4 Responses

  1. Gar December 16, 2011 at 3:25 pm |

    For evidence of the tragedy of the commons in action, one needs to look no further than commercially harvested wild animal species that have suffered population collapse from over-exploitation by competing individuals. The Blue whale, Atlantic cod, the Dodo bird are all perfect examples of a common resource destroyed by motives not in the interest of long-term sustained use.
    The tragedy of the commons does not argue that there is no alternative to the current world paradigm, but rather serves as a warning against following a path of private venture over-utilizing a common resource for a temporary boon in profits.

  2. Debal Deb October 1, 2010 at 9:50 am |

    Wonderful article. I will cite this in my critique of the mainstream economics. Indeed, Hardin’s assumption of individual herdsmen’s behavior is warranted in the standard view of economic “rationality”, which Hardin (and others) employ without thinking about human Reason.

  3. subash chand August 1, 2009 at 10:52 am |

    dear write

    thank you for adding knowledgeable resource in the Common of the information.

    i am afraid that i don’t agree in over all with the idea presented in your articles. this is because of many reasons. first your article seems to be motivated by personal ego with the writer of the tragedy of common. yes i agree that a part of Hardin’s tragedy of commons can be subjected to criticism. especially the idea of assigning private rights to all sort of commons overlooking the existing empirical cases of successfully managed commons under communal regime.

    but while criticizing Hardin’s we should not forget about the population dynamics he has presented. Hardin has strongly focused on the growing population while commenting on the commons and their tragedy. yes i agree with you that it was a mistake by him to assume that all individuals including herdsman or user of commons have capitalistic character of maximizing gain.

    but what will happen if the population is exceptionally high ? such that the common resource can only withstand 50% of the population. lets make it even worse. lets say the resource doesn’t have alternative. like Atmosphere. how will the common property system cope with this problem? is management immune to the scale of population?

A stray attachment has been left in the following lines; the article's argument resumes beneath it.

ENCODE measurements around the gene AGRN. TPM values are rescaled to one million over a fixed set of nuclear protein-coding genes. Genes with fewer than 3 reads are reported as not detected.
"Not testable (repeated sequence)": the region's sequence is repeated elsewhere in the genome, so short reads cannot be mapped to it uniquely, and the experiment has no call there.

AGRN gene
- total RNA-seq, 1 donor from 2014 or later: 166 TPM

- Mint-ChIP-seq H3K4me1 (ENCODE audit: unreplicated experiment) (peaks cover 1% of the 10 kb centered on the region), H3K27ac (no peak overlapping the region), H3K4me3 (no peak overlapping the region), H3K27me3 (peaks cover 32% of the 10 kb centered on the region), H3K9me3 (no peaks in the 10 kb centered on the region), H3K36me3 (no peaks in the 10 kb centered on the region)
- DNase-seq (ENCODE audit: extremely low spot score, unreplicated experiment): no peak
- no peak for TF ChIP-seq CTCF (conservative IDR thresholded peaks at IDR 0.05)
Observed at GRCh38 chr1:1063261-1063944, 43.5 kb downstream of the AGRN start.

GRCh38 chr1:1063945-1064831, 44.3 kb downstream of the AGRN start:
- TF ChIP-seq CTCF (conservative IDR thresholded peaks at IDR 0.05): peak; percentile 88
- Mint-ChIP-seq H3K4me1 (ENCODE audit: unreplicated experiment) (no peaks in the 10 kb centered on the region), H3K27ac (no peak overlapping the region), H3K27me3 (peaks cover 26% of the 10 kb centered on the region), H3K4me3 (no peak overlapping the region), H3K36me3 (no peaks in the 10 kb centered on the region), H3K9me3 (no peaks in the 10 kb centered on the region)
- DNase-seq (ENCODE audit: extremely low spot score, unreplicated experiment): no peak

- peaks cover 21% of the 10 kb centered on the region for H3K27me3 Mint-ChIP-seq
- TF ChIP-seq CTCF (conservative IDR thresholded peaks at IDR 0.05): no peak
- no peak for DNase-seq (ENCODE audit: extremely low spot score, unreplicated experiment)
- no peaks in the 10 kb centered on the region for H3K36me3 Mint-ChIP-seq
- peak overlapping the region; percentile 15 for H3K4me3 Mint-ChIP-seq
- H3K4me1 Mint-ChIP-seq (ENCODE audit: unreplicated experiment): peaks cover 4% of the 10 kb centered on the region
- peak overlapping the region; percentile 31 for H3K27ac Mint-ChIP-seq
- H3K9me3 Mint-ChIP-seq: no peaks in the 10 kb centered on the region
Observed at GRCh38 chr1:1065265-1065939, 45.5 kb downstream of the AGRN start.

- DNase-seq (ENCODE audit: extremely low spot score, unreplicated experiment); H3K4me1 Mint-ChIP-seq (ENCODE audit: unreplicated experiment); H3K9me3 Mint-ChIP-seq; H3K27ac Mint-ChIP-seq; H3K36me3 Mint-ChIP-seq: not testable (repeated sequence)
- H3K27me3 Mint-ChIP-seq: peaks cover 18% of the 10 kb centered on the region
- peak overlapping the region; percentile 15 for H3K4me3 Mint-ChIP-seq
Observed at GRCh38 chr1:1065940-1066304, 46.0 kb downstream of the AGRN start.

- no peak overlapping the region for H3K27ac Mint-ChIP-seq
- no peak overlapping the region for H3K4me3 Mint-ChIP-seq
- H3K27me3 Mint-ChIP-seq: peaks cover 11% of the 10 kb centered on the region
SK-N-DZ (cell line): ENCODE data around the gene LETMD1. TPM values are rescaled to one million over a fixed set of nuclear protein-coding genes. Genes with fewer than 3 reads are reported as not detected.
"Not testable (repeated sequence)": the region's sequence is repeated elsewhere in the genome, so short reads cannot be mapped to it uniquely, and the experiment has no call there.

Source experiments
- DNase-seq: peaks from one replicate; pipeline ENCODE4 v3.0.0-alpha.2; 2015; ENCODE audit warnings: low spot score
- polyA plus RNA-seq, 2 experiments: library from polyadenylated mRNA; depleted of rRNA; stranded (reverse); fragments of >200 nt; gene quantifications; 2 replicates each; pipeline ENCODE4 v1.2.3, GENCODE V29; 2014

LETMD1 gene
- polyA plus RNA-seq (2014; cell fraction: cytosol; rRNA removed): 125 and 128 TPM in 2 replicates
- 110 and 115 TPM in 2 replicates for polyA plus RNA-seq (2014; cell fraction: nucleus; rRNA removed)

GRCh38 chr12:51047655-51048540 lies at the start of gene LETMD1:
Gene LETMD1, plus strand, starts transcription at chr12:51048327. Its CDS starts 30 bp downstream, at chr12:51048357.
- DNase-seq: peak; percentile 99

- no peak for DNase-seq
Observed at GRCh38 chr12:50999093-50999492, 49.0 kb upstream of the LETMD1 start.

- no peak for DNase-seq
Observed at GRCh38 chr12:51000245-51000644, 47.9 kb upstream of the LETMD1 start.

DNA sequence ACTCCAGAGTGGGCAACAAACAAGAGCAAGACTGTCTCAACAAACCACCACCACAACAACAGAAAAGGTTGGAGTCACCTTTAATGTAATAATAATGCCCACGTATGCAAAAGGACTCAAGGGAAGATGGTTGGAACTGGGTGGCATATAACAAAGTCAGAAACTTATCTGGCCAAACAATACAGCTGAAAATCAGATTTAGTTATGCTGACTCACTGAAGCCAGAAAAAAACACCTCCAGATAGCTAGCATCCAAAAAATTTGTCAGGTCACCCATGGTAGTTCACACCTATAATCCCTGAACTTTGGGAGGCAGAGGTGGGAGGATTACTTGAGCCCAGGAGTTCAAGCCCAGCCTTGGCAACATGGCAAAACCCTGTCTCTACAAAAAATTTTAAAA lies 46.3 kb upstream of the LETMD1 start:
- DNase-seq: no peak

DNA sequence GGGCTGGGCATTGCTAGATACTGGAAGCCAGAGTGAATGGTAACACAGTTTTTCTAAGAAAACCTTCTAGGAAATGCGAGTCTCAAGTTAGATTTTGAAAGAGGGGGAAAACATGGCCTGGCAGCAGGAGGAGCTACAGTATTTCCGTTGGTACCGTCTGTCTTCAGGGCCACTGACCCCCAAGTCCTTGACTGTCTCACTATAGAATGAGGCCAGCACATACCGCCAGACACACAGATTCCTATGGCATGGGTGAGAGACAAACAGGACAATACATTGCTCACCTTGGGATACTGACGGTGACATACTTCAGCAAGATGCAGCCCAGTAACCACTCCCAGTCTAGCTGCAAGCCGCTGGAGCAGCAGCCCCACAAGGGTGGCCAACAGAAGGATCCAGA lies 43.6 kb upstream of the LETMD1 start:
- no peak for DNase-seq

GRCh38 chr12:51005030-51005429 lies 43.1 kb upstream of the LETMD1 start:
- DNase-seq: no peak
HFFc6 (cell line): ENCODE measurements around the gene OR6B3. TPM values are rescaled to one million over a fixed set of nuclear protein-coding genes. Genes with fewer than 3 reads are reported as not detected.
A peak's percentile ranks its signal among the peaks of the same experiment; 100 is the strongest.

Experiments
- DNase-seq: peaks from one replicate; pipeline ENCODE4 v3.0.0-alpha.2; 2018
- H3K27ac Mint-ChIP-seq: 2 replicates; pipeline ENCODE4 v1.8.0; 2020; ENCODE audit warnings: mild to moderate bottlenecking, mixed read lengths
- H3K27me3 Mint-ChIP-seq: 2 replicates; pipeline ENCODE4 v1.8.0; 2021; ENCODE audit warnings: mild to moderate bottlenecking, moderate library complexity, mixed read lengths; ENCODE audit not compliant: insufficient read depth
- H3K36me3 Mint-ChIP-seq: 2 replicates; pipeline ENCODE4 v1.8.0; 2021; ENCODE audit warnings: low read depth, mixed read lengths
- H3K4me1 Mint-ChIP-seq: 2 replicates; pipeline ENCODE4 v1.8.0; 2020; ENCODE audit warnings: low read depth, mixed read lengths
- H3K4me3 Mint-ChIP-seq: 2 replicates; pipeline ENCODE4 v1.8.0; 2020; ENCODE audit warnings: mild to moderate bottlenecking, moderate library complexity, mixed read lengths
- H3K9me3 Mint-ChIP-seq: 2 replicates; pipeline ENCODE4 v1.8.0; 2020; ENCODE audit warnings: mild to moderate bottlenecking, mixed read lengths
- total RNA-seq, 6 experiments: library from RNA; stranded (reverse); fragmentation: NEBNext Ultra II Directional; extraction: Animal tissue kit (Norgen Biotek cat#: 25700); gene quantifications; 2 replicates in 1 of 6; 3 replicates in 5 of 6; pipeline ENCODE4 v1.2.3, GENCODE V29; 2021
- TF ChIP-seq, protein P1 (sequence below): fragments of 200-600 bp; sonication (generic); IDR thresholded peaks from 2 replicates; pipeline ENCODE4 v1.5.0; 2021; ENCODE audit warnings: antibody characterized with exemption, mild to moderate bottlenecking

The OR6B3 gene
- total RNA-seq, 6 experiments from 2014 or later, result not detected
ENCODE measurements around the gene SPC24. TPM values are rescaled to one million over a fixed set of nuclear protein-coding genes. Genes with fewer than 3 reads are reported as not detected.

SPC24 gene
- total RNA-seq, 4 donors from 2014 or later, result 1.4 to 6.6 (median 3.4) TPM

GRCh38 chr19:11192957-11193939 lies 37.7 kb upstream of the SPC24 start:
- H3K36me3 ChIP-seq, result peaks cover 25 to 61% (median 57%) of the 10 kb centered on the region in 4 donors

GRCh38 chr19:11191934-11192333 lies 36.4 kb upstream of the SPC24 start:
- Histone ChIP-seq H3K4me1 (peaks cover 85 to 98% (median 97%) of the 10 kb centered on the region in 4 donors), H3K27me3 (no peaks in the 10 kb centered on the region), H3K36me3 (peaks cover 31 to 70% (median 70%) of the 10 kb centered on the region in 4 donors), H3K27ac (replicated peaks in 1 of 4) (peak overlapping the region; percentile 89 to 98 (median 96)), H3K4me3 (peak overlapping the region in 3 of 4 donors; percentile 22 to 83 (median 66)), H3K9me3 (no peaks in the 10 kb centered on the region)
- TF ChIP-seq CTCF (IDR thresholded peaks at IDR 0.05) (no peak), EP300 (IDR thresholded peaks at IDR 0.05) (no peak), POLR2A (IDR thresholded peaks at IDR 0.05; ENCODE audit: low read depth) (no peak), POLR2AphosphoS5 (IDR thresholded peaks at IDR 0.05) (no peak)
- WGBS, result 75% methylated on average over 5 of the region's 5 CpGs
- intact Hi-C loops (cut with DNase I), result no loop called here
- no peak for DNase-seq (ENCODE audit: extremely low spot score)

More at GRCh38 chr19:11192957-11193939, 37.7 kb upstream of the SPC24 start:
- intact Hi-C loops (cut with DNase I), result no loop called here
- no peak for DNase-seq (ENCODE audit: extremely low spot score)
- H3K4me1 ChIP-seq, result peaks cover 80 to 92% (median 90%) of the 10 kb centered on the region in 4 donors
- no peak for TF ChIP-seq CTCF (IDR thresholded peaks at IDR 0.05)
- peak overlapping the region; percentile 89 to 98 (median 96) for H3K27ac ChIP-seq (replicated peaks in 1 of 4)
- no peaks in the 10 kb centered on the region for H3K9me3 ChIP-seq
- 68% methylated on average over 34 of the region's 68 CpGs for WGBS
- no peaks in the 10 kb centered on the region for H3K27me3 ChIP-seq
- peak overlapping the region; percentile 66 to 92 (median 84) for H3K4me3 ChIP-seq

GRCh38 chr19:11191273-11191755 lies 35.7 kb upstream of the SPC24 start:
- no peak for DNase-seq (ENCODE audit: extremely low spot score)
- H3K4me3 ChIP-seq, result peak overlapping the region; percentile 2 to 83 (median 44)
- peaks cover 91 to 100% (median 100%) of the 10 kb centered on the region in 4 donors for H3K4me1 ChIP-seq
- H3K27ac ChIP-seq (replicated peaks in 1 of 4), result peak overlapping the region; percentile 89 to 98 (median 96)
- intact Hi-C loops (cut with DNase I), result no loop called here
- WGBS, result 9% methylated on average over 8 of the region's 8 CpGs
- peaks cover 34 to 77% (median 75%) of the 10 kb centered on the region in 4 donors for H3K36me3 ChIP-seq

in one way Hardin’s favored community rights or regime if we talk about mutual Coercive that he has mentioned in his articles. in fact common property regime is also a kind of mutual coercive tool. so we should not only focus only on property rights he mentioned.

    another fact is still some of the commons like atmosphere, water, other sinks etc can be no way protected without focusing on population dynamics of the world. in fact the world is already moving towards it. the Kyoto-protocol and all other international mutual environmental agreements(MEAs). some might point to these MEAS to criticize Hardin considering these as common property regimes. but how about these are analogue to Hardin’s mutual coercive ideas as well?
    ya as you said it is very sad that World bank and IMF are based in the concept of property right and privatization, it is sad that using only a fraction of idea of Hardin’s article Indigenous peoples property and people in third world has been robbed in the name of development. but we cannot blame Hardin instead the people and country who formed World bank and IMF. what about people who vote their government to establish IMF and WB

    thank you

  4. Ricardo Coelho August 26, 2008 at 10:02 am |

    A very powerful critic to the racist Hardin’s theory. Keep on the good work.
    What surprises me the most is how many (way too many) left-wing activists reproduce Hardin’s arguments without thinking for a minute in its implications. But the biggest irony is that there are dozens of empirical studies that contradict this theory.

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